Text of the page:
Home » Anticipating Changes: What to Expect in This Winter’s El Niño Phenomenon

Anticipating Changes: What to Expect in This Winter’s El Niño Phenomenon

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Anticipating Changes: What to Expect in This Winter’s El Niño Phenomenon

El Niño Set to Impact Winter Weather Patterns

(CNN) — As autumn settles in, meteorologists are already turning their attention to the upcoming winter season, which is expected to be noticeably different this year due to the El Niño phenomenon.

El Niño is a phase of the El Niño-Southern Oscillation, a weather pattern that occurs when ocean temperatures in the equatorial Pacific remain warmer than usual for an extended period. This year’s El Niño began in June and is predicted to be strong, lasting until early spring, according to the National Oceanic and Atmospheric Administration (NOAA) Climate Prediction Center.

The previous three winters in the United States were heavily influenced by its colder counterpart, La Niña, which resulted in dry conditions in the South and substantial snowfall in parts of the West. However, this year’s El Niño is expected to shift weather patterns once again.

Typical El Niño winters are characterized by changes in temperature and precipitation patterns. The position of the jet stream, a significant factor in weather patterns, tends to shift southward during an El Niño winter. This alteration often leads to wetter and colder conditions in the south, while the north experiences drier and warmer weather, according to NOAA.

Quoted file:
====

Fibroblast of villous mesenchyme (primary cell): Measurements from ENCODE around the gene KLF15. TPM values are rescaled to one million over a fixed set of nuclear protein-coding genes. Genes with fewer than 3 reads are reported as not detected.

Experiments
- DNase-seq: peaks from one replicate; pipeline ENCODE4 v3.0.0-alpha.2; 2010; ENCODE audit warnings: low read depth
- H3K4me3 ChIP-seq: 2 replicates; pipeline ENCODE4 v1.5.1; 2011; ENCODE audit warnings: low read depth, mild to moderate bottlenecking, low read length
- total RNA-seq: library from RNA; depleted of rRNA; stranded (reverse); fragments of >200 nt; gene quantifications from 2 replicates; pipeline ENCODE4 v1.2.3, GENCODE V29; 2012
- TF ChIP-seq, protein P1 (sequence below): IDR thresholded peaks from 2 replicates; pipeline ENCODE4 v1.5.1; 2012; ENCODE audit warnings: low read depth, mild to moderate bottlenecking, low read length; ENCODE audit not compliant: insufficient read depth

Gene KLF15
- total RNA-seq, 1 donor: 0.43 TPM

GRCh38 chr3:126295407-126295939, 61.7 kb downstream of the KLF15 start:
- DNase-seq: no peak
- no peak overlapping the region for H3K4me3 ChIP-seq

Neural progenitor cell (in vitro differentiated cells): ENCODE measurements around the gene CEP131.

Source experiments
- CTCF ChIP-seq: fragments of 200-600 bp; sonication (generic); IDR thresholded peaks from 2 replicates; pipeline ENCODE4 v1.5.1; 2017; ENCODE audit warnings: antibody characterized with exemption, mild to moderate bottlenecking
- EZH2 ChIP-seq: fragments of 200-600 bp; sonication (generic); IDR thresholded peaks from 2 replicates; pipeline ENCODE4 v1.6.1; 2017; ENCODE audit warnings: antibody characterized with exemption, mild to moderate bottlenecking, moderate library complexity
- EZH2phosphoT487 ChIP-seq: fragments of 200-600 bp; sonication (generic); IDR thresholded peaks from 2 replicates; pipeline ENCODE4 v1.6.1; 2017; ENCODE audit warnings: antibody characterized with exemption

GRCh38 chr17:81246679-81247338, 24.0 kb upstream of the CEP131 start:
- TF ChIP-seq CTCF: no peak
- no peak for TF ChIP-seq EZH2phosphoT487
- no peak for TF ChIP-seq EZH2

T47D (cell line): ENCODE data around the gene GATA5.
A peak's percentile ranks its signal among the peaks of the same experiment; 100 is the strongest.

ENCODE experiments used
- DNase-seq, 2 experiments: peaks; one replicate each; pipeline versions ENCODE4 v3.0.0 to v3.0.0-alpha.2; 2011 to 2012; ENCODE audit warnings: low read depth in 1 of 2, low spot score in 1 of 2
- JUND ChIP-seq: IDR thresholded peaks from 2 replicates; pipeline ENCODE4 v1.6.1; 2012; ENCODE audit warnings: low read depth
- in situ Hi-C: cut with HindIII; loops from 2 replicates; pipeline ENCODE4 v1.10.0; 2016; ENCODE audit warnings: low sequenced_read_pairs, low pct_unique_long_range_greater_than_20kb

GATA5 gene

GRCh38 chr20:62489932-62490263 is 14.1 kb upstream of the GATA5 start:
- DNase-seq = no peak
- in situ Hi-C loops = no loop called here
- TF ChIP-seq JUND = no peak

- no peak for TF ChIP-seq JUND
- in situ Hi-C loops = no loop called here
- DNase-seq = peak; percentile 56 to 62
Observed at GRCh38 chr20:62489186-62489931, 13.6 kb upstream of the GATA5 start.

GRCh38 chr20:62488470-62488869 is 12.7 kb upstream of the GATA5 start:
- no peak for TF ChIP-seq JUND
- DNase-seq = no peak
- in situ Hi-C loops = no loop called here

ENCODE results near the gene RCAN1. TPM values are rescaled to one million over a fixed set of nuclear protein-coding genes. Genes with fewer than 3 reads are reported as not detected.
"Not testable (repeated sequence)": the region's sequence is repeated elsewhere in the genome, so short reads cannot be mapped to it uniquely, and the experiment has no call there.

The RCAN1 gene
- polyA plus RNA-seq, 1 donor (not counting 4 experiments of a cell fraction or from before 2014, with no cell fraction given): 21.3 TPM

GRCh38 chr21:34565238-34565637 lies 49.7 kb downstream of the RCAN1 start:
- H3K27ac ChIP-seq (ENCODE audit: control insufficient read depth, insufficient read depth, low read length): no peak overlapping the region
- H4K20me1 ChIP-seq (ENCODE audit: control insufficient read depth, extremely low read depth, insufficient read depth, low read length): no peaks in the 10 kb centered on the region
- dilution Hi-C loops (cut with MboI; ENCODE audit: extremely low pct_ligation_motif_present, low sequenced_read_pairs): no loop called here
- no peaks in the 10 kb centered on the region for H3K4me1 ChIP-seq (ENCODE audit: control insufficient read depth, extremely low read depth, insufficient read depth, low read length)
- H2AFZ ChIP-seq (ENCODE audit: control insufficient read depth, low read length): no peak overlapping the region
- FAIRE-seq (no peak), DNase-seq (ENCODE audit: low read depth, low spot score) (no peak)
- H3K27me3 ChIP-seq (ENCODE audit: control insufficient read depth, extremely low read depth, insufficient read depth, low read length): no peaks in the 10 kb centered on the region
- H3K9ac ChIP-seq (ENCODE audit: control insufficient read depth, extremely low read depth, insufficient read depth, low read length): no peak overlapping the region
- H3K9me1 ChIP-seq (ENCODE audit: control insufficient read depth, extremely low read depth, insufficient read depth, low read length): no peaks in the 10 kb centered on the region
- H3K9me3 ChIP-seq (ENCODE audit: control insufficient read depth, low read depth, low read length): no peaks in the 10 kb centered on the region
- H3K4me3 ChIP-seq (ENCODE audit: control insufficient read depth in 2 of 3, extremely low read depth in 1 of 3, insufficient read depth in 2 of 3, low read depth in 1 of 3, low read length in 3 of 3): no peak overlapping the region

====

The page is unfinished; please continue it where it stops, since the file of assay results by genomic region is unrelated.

The increased frequency of storms moving south during an El Niño winter brings a higher chance of precipitation, including freezing rain, sleet, and snow, to states in the southern region. This news is particularly crucial for areas suffering from severe drought, such as Texas, Louisiana, and Mississippi.

Conversely, the north is likely to experience a milder winter, with isolated storms causing occasional bouts of brutal cold and heavy snowfall. However, these occurrences are expected to be less frequent, which may present challenges for regions in the Midwest, given their current extreme drought conditions. Additionally, the snowpack in the Pacific Northwest, a vital water source for the area, might also be adversely affected by the milder weather.

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Unpredictable El Niño patterns make it challenging to determine how California, the Southwest, and the Northeast will be impacted. The number of storms and increased precipitation in California and parts of the Southwest depends on the strength of the global El Niño event. A stronger El Niño could result in more rainfall and snowfall, while a weaker variant might leave the region dry. Similarly, the Northeast could experience milder conditions compared to its northern neighbors, but the area may be susceptible to potent coastal storms along the Atlantic coast.

To gain insights into the potential effects of the upcoming winter, analysts reviewed past El Niño winters. The 2018-2019 season, which featured a weak El Niño, saw notable storms, including a December event that blanketed Texas to the Carolinas with snow and ice. It was also the wettest winter on record in the continental US, accompanied by above-average temperatures in the East. In contrast, the extremely strong El Niño during the 2015-2016 winter led to the warmest winter on record in the same region, despite significant snowstorms, including a deadly blizzard along the East Coast. The last winter with an El Niño phenomenon of similar intensity to this year occurred in 2009-2010. During that season, the southern and central US experienced below-average temperatures, while the East Coast was hit with multiple blizzards.

As scientists and forecasters continue to monitor El Niño’s progression, it is important for residents and authorities to be prepared for potential disruptions in typical winter weather patterns. While the exact outcomes remain uncertain, the presence of El Niño ensures that this winter season will not be a typical one.

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– National Oceanic and Atmospheric Administration (NOAA) Climate Prediction Center

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